Our story here plays out in southeastern and central Mexico, in part because that is where I became a teacher and researcher. I first taught and studied teaching practices at the University of Guadalajara, Mexico, where professional artists and intellectuals volunteered their expertise to the university. Juan José Arreola, who had just won the Premio de Literatura Latinoamericana y del Caribe Juan Rulfo, a major literary prize in Latin America, would lecture to packed rooms a few doors away from my classroom. I would visit the university library downtown and observe Fernando del Paso, serving as head librarian, and attend film festivals at Cineforo Universidad de Guadalajara, where the directors and actors would ← x | xi → turn from their front row seats and greet an applauding public. Decades later, when I started my doctorate at the University of Massachusetts (UMass), I felt a similar sense of collective service. Though UMass had become less accessible to the middle and working classes and less supported by the state legislature, inside the university I saw solidarity and activism that reminded me of two decades earlier when I taught in Mexico and observed teaching as a public commitment. At UMass, I first met Julie Graham, a political economist who theorized about how theft and gift giving were economic activities. At Julie’s rethinking economy class, professors sat in because of Julie’s immense reputation, while social science and humanities graduate students shared as much about community-supported agriculture and antiracism as straight-up political economic theory. When I met Julie, I had been supervising preservice teacher candidates who were seeking state licensure. At first, I doubted if I belonged in the class until Julie began to talk about planting vegetables in urban gardens. Everyone belonged in the conversations, perhaps less because of the inclusivity of the topic than from Julie’s manner of drawing everyone in to rethinking economic practices.
Julie was not well then, though her eyes had a smolder of mischief, and learning with her lacked any prescribed routine. She would assign her own books and make no apology about it, and yet even as our class discussed ideas she had propagated, she let us talk them out, remain silent, or express elliptical or scattered concepts without trying to varnish over the conversation with her truth. When I took my turn to speak, Julie just listened and avoided entering the discussion until I had finished. She approached me later to say that she was glad I was in the class. I was in awe of Julie as a teacher more than as an expert in political economy.
Three years after studying with her, I was completing the fieldwork in Oaxaca City that would produce this book. Julie had died earlier that year, yet I only came to feel her absence when I ran into her equal in Oaxaca. I had been reading the work of Gustavo Esteva and sought him out by following the trail of topics and events that interested him. A day after knocking on doors for his contact info, this public intellectual sent me his first of many email responses. If Julie was renowned, Gustavo was legendary. To me, Gustavo also resembled the civic-minded artist intellectuals I had observed twenty years earlier in Guadalajara, though he showed greater commitment to political economic justice. Like Julie, he spoke with effervescence, gesturing through his whole body in the way Julie would glow through her eyes. Further, Gustavo treated students much like Julie had done. Concepts and interventions belonged in conversation rather than in dusty books or coherent philosophies; thus, these two scholars, Julie in the north and Gustavo in the south, scaffolded intellectual, activist, and affective pedagogies that led me to the ← xi | xii → public intellectual of Oaxacan schoolteachers featured in this book. Out of gratitude for this, I dedicate this book on teachers and teaching to Julie Graham and Gustavo Esteva.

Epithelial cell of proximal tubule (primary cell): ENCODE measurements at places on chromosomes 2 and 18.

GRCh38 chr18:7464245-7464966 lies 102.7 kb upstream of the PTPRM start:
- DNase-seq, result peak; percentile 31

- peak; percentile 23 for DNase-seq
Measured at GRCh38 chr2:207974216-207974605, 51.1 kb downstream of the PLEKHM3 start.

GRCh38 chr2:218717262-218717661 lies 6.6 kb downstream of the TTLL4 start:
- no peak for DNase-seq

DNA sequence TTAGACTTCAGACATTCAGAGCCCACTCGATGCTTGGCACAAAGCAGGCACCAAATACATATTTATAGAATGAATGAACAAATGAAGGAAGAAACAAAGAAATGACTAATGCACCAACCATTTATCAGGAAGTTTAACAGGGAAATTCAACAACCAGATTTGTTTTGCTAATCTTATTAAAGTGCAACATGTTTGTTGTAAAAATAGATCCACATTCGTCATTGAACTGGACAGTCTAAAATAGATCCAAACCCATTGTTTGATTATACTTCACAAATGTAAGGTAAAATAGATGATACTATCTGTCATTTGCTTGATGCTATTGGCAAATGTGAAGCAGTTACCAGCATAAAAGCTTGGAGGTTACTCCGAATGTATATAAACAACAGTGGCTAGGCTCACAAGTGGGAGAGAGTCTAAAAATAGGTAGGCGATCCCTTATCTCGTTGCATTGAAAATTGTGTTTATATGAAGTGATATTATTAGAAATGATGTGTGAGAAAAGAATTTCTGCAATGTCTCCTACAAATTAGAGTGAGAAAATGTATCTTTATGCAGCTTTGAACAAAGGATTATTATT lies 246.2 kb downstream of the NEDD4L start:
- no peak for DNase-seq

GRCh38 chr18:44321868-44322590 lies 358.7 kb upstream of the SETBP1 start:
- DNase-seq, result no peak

I would also like to acknowledge the manifold means of support that enrich this book. First, Chapter Five includes material previously published in Global Studies of Childhood, volume 8, issue 1, and Chapter Seven is a reworking of an article in Journal of Latinos and Education, volume 15, issue 4. I am grateful for the example of parents, students, and teachers who strive toward public education for everyone. I cite the example of Barbara Madeloni, who buoyed the efforts of her students to reject a preservice assessment that outsourced teacher education to a for-profit regime. I also recall Maricela López Ayora and Dalia Guzmán Vásquez, who have shown me how to believe in public education and to approach research over tea and coffee before data recorders and notepads. I extend admiration-filled thanks to teachers José Luis, Nancy, Rocio, Angie, Toñis, Sergio, Mariluz, Lulu, Oscar, Pablo, Bernardo, Freddi, and Sara. Mexico City- and Oaxaca City-based scholars and activists showed prodigious generosity with their time and knowledge. Hugo Aboites, Eduardo Bautista, and Bulmaro Vásquez Romero took time out of their schedules to discuss Mexican social movements and education. Salomón Nahmad Sittón engaged with me over email while Gloria Zafra and Francisco Verástegui offered pages of narrative responses to my questions.